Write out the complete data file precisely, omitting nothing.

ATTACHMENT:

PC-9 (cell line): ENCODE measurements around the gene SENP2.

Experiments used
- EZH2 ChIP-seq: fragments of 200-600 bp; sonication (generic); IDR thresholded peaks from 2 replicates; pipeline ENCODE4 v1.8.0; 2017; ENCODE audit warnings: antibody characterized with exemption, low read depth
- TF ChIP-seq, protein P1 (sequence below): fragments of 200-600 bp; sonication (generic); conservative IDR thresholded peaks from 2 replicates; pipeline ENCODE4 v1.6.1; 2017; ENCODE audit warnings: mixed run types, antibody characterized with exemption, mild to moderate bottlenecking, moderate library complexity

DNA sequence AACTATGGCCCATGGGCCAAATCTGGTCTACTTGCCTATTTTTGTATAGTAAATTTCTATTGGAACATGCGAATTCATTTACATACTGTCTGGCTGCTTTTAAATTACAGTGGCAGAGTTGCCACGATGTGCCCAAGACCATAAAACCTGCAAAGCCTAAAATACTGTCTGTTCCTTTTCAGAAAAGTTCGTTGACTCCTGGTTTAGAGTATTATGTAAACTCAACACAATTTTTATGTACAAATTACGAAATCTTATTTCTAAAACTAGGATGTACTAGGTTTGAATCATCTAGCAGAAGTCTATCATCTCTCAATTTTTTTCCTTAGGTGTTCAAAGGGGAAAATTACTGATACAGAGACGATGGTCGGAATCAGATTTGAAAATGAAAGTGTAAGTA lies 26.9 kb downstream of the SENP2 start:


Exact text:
PC-9 (cell line): ENCODE measurements around the gene SENP2.

Experiments used
- EZH2 ChIP-seq: fragments of 200-600 bp; sonication (generic); IDR thresholded peaks from 2 replicates; pipeline ENCODE4 v1.8.0; 2017; ENCODE audit warnings: antibody characterized with exemption, low read depth
- TF ChIP-seq, protein P1 (sequence below): fragments of 200-600 bp; sonication (generic); conservative IDR thresholded peaks from 2 replicates; pipeline ENCODE4 v1.6.1; 2017; ENCODE audit warnings: mixed run types, antibody characterized with exemption, mild to moderate bottlenecking, moderate library complexity

DNA sequence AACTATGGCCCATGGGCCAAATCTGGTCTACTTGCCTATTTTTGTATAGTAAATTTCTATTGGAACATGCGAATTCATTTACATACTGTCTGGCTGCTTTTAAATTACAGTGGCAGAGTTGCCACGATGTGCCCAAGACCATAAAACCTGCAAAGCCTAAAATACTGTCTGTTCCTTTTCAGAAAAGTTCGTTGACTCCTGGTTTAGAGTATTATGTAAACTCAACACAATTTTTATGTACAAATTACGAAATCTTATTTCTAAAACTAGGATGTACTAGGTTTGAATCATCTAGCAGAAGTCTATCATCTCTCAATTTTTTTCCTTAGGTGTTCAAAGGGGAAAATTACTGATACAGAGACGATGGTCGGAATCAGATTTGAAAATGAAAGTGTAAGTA lies 26.9 kb downstream of the SENP2 start: